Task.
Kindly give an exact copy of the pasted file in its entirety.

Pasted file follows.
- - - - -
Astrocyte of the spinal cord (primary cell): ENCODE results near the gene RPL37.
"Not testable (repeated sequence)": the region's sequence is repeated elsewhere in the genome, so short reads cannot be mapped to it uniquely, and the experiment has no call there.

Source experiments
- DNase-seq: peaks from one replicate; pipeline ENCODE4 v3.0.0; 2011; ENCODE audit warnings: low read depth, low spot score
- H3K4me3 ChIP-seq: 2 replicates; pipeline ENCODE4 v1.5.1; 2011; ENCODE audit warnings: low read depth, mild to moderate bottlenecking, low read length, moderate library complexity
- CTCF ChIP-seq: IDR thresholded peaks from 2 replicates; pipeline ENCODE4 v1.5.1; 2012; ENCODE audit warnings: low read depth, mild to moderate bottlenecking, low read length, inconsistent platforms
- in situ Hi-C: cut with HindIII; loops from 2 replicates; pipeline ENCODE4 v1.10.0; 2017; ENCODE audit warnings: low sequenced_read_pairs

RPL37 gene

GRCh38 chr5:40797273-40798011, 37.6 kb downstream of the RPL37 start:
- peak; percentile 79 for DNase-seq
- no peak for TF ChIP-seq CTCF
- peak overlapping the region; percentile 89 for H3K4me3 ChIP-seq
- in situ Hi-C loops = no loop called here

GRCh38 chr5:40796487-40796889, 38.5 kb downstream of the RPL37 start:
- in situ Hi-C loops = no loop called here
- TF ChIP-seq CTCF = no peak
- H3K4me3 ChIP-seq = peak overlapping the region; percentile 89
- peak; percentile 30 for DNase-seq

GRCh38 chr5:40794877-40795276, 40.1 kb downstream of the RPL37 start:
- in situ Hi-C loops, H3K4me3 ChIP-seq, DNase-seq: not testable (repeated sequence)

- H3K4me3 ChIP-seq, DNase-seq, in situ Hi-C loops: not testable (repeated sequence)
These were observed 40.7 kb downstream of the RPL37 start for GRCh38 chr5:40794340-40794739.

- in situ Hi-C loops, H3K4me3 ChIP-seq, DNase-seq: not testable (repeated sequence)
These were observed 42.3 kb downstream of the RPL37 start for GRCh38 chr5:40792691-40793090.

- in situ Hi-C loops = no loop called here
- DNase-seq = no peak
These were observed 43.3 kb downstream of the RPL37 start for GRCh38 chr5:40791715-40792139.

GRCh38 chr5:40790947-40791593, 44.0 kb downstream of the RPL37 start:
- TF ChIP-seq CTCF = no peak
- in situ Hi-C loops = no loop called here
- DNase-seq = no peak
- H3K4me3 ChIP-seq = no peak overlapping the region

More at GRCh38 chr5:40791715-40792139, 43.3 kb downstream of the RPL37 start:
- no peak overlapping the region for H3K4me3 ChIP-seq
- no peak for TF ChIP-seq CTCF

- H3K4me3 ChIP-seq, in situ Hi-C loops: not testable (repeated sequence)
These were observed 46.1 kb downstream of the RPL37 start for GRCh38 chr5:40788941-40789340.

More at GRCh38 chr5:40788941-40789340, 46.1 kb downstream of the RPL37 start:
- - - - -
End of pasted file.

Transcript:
Astrocyte of the spinal cord (primary cell): ENCODE results near the gene RPL37.
"Not testable (repeated sequence)": the region's sequence is repeated elsewhere in the genome, so short reads cannot be mapped to it uniquely, and the experiment has no call there.

Source experiments
- DNase-seq: peaks from one replicate; pipeline ENCODE4 v3.0.0; 2011; ENCODE audit warnings: low read depth, low spot score
- H3K4me3 ChIP-seq: 2 replicates; pipeline ENCODE4 v1.5.1; 2011; ENCODE audit warnings: low read depth, mild to moderate bottlenecking, low read length, moderate library complexity
- CTCF ChIP-seq: IDR thresholded peaks from 2 replicates; pipeline ENCODE4 v1.5.1; 2012; ENCODE audit warnings: low read depth, mild to moderate bottlenecking, low read length, inconsistent platforms
- in situ Hi-C: cut with HindIII; loops from 2 replicates; pipeline ENCODE4 v1.10.0; 2017; ENCODE audit warnings: low sequenced_read_pairs

RPL37 gene

GRCh38 chr5:40797273-40798011, 37.6 kb downstream of the RPL37 start:
- peak; percentile 79 for DNase-seq
- no peak for TF ChIP-seq CTCF
- peak overlapping the region; percentile 89 for H3K4me3 ChIP-seq
- in situ Hi-C loops = no loop called here

GRCh38 chr5:40796487-40796889, 38.5 kb downstream of the RPL37 start:
- in situ Hi-C loops = no loop called here
- TF ChIP-seq CTCF = no peak
- H3K4me3 ChIP-seq = peak overlapping the region; percentile 89
- peak; percentile 30 for DNase-seq

GRCh38 chr5:40794877-40795276, 40.1 kb downstream of the RPL37 start:
- in situ Hi-C loops, H3K4me3 ChIP-seq, DNase-seq: not testable (repeated sequence)

- H3K4me3 ChIP-seq, DNase-seq, in situ Hi-C loops: not testable (repeated sequence)
These were observed 40.7 kb downstream of the RPL37 start for GRCh38 chr5:40794340-40794739.

- in situ Hi-C loops, H3K4me3 ChIP-seq, DNase-seq: not testable (repeated sequence)
These were observed 42.3 kb downstream of the RPL37 start for GRCh38 chr5:40792691-40793090.

- in situ Hi-C loops = no loop called here
- DNase-seq = no peak
These were observed 43.3 kb downstream of the RPL37 start for GRCh38 chr5:40791715-40792139.

GRCh38 chr5:40790947-40791593, 44.0 kb downstream of the RPL37 start:
- TF ChIP-seq CTCF = no peak
- in situ Hi-C loops = no loop called here
- DNase-seq = no peak
- H3K4me3 ChIP-seq = no peak overlapping the region

More at GRCh38 chr5:40791715-40792139, 43.3 kb downstream of the RPL37 start:
- no peak overlapping the region for H3K4me3 ChIP-seq
- no peak for TF ChIP-seq CTCF

- H3K4me3 ChIP-seq, in situ Hi-C loops: not testable (repeated sequence)
These were observed 46.1 kb downstream of the RPL37 start for GRCh38 chr5:40788941-40789340.

More at GRCh38 chr5:40788941-40789340, 46.1 kb downstream of the RPL37 start: